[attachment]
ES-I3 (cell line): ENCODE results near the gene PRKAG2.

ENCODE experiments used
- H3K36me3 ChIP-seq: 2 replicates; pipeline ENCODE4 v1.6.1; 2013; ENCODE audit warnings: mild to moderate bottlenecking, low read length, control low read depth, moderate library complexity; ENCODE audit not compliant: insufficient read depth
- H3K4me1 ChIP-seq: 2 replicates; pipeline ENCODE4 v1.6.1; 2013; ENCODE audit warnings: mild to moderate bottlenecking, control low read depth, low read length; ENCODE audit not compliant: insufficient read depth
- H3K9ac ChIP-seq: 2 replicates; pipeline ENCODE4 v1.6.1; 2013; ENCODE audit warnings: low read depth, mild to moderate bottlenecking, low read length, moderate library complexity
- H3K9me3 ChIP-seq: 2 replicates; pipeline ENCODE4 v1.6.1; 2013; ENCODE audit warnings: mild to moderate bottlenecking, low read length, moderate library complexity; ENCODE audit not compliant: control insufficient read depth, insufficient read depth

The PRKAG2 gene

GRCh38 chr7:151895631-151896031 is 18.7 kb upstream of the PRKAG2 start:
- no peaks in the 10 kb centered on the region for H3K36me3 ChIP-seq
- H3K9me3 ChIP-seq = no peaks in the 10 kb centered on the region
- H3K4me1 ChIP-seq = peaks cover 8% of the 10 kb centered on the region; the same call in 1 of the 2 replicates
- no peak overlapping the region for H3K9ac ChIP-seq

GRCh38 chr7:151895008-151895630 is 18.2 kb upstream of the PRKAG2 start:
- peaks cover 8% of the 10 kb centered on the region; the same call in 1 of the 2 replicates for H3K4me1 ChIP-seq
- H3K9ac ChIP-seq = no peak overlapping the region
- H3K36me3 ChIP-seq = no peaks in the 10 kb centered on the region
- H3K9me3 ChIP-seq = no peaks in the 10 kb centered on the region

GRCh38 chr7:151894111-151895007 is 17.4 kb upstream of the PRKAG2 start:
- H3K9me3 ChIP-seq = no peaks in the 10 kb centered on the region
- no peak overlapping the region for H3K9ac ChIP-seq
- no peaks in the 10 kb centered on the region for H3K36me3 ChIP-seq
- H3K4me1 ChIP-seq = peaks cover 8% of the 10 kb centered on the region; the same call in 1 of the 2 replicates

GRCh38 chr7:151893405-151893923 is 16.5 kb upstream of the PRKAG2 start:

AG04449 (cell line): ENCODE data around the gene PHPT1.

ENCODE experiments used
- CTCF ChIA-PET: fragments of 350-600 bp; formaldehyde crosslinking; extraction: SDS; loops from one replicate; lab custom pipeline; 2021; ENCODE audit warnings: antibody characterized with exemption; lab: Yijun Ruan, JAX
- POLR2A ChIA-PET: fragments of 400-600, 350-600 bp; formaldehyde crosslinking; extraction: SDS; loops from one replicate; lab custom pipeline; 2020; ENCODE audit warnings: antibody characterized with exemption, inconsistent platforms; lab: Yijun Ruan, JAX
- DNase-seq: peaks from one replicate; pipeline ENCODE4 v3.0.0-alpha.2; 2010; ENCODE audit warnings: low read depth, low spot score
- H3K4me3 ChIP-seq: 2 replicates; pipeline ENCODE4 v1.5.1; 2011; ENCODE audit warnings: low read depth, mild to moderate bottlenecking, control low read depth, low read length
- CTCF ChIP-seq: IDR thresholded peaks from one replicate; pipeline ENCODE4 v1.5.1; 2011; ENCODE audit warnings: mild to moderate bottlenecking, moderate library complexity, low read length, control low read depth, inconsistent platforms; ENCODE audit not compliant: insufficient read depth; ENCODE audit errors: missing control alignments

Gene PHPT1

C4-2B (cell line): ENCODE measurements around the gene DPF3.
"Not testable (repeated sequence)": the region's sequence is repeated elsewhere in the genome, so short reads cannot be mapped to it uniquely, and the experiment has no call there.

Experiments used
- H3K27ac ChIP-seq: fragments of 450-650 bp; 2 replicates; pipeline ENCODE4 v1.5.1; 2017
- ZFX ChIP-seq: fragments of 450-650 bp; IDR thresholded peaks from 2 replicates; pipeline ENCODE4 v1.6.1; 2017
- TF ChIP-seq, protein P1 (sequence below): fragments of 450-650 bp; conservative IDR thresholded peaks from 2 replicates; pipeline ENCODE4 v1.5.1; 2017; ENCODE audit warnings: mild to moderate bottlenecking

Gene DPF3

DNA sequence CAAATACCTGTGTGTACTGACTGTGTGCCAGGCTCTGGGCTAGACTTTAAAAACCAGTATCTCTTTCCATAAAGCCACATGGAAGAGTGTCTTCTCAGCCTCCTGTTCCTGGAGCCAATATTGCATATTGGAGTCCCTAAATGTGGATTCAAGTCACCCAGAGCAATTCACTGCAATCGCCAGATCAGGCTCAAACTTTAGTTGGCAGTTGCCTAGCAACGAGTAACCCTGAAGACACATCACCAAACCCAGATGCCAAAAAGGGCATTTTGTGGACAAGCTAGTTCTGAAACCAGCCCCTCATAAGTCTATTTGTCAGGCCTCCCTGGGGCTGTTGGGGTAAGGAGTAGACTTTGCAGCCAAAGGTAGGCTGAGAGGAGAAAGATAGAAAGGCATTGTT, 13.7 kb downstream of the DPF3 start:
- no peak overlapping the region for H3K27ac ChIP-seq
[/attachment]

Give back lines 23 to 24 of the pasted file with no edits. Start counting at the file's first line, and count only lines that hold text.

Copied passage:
GRCh38 chr7:151893405-151893923 is 16.5 kb upstream of the PRKAG2 start:

AG04449 (cell line): ENCODE data around the gene PHPT1.